Take that idea and flip it around. Thomas Edison (an inventor with a great first name) wasn’t the first inventor to find a way to record sounds. He was, however, the first one to find a way to play them back. Earlier inventors managed the first part, but not the second. I can appreciate their situation. My air mattress has a slow leak. It almost lets me sleep through the night, but eventually my butt hits the floor. I wake wrapped on either side by the remaining inflated sections. My workaround has been to turn on the pump for a few minutes while I take my inevitable middle of the night bathroom break. There must be a better and quieter way to pump in air about as fast as it leaks out. And, I think I found it in one of my other inventions. All I have to do is flip the idea around. Oh yeah, and prove that it works, first.
I guess I’m an inventor. I have a patent (thanks to Boeing) for an idea I developed while working on the aerodynamic control of a supersonic transport. Anyone can be an inventor because anyone can have a fresh idea. Making it work and getting the government to issue a patent for it is a lot more work. It’s like the difference between having a great idea for a novel and actually writing it, editing it, formatting it, publishing it, marketing it, and selling it. (If you want hints on how to pursue your inventions, check out Alan Beckley’s blog.)
I enjoy inventing so much that it got me in trouble at Boeing. A group of us were developing a new kind of airplane. The legal types playfully chastised us for not submitting inventions on an airplane that couldn’t fly without them. So, in three months I helped invent ten things. I was told that I “was too comfortable with new ideas.” So much for American innovation.
Just because I’ve turned into a consultant, writer, and artist doesn’t stop the inventive mind. Browse through this blog for several Fresh Ideas. Whether any of them are practical or marketable is a question to be answered when I finally have the time, money, and inclination to pursue them.
One in particular continues to intrigue me. The Passive Pump relies on Brownian motion and nano-manufacturing to create a vacuum pump that could passively remove the air and gas from a container. If successful, it could make it easier to store and ship perishable items like food and medicines to regions were electricity is unreliable or expensive. Disaster zones come to mind. I came up with the idea in 2005, wrote about it in 2012, and have watched some interesting traffic to the blog post over the years. If someone is developing it for humanitarian purposes, great! Give me a call. If someone is developing it for commercial purposes, great! as long as I am properly compensated.
Some of you have jumped ahead. It’s a pump. It can work both ways. That thought didn’t arrive until this afternoon while I was getting ready to put the air mattress away for the season. (I sleep on it during hot summer nights because it and the room it is in are cooler than my normal sleeping arrangement, my living room couch. If you want to know what happened to the bed, read Minimalism Meets A Carport Sale.)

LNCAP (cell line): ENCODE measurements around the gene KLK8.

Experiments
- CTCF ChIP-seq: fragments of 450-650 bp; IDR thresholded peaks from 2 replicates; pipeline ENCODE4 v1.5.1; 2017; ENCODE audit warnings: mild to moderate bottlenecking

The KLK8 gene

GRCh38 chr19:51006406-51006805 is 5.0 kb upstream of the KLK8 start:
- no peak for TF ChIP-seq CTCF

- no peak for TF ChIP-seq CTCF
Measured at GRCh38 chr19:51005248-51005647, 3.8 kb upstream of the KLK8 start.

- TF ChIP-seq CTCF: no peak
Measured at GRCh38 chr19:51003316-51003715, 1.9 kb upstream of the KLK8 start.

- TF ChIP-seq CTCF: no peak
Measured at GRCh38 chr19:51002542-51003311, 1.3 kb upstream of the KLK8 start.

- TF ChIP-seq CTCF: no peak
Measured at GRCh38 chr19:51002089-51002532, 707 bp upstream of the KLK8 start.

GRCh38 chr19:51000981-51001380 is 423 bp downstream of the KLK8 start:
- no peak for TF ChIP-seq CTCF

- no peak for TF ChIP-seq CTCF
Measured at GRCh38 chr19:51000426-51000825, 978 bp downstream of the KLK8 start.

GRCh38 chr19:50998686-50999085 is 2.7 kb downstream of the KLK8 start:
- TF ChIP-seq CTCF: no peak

The idea is simple. A patch or panel is built into anything that needs to be inflated or deflated. The patch or panel has numerous microscopic flaps in it that only let air flow in one direction. Make the flaps small enough and Brownian motion may, may, be sufficient to let the more energetic molecules pass. Give it enough time and one side will have a higher pressure than the other without requiring any energy source.
I don’t know if it will work, but I do know how I’d test it and develop it. The manufacturing technologies exist. Let me check those lottery tickets again to see if I can afford the fab and lab time.
Want more engineering details than I’m going to put in a blog? Schedule a meeting.
A recent saying in Silicon Valley is “If you want to make a billion dollars, create something that improves a billion lives.” That isn’t my motivation, but I could use the money; and this idea does have that potential.
Flipping ideas is not limited to inventions. It is rarely as obvious as realizing that you’re using the wrong end of a hammer; but it is as common as pulling when you should push. In karate, opposing the flow isn’t as effective as moving with it while redirecting it.
It can be hard to see it for yourself. One of the things I do as a consultant is to watch and listen for struggles that can be turned into energy sources, for negatives that can be turned into positives by flipping a perspective.
It is easy to overthink thoughts. Thinking things through is a good idea, but don’t be surprised if that flipped perspective effortlessly reveals a solution. It may just take a fresh look at an old fresh idea. If Thomas Young had flipped his idea for recording sound in 1807, we would’ve had recorded music seventy years earlier, and maybe that Thomas would be just as well known.